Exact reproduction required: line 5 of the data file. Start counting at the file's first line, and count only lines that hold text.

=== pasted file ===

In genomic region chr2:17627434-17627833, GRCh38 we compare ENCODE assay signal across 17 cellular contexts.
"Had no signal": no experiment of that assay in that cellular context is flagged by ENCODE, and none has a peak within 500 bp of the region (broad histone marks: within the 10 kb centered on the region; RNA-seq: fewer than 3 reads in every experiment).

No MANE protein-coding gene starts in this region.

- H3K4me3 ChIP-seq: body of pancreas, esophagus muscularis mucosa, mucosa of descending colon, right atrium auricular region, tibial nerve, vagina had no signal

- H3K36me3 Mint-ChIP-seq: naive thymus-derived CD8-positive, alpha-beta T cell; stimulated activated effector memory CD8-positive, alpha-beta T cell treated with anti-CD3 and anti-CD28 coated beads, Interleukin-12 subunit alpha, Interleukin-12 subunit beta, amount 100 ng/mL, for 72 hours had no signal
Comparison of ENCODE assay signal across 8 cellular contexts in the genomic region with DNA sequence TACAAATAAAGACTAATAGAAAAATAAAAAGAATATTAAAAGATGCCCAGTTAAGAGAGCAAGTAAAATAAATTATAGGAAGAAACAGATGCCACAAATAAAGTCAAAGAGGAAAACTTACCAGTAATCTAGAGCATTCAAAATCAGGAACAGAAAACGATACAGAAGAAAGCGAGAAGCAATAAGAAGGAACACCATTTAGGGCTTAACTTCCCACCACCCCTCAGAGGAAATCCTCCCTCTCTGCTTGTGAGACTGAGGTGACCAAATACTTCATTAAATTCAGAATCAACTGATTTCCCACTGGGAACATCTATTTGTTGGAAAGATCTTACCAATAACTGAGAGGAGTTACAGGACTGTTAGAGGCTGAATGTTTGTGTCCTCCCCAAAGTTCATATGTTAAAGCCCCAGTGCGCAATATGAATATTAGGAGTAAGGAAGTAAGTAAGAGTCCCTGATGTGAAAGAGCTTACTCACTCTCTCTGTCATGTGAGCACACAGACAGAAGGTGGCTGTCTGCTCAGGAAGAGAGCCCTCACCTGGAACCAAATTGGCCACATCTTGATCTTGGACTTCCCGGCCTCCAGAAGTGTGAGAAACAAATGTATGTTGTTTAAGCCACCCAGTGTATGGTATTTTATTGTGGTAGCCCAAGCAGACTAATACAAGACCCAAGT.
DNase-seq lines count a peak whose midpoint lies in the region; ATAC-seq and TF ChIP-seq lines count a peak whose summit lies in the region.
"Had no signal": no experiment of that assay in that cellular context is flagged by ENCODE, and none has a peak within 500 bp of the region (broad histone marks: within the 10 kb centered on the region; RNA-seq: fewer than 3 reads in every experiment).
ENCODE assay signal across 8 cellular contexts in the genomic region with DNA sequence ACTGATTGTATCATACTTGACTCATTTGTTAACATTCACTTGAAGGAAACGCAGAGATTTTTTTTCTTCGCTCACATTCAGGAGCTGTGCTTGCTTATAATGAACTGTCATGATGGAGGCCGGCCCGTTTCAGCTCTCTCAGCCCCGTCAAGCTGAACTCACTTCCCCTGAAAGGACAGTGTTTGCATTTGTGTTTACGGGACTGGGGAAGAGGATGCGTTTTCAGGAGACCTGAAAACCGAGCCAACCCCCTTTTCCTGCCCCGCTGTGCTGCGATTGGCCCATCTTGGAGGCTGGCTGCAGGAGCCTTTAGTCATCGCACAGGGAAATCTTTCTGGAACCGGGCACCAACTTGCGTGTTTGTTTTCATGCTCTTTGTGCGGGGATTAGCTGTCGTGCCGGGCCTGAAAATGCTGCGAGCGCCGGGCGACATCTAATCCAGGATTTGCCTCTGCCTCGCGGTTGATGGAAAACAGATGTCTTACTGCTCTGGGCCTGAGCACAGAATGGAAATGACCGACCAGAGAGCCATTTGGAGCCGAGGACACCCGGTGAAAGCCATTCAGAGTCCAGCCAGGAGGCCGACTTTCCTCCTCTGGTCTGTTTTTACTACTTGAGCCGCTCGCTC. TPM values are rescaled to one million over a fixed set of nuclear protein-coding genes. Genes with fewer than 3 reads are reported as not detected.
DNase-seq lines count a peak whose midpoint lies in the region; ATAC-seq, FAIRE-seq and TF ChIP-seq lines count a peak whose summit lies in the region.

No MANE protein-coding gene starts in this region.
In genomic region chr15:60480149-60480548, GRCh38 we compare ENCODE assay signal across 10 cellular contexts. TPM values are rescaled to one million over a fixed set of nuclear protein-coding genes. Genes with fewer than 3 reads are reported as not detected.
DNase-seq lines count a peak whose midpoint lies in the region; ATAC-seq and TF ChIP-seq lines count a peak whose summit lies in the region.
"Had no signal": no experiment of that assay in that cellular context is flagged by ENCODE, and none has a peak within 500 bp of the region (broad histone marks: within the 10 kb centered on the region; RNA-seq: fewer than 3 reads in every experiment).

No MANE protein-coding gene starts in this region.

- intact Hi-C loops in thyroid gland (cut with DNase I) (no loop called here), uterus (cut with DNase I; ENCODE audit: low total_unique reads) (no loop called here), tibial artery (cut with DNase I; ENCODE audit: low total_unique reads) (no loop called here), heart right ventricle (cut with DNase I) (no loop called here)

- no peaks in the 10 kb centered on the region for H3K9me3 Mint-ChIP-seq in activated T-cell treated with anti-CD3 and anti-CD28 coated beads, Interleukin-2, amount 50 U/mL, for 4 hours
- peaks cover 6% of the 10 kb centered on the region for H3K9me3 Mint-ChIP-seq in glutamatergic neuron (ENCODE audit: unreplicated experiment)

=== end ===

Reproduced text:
- H3K36me3 Mint-ChIP-seq: naive thymus-derived CD8-positive, alpha-beta T cell; stimulated activated effector memory CD8-positive, alpha-beta T cell treated with anti-CD3 and anti-CD28 coated beads, Interleukin-12 subunit alpha, Interleukin-12 subunit beta, amount 100 ng/mL, for 72 hours had no signal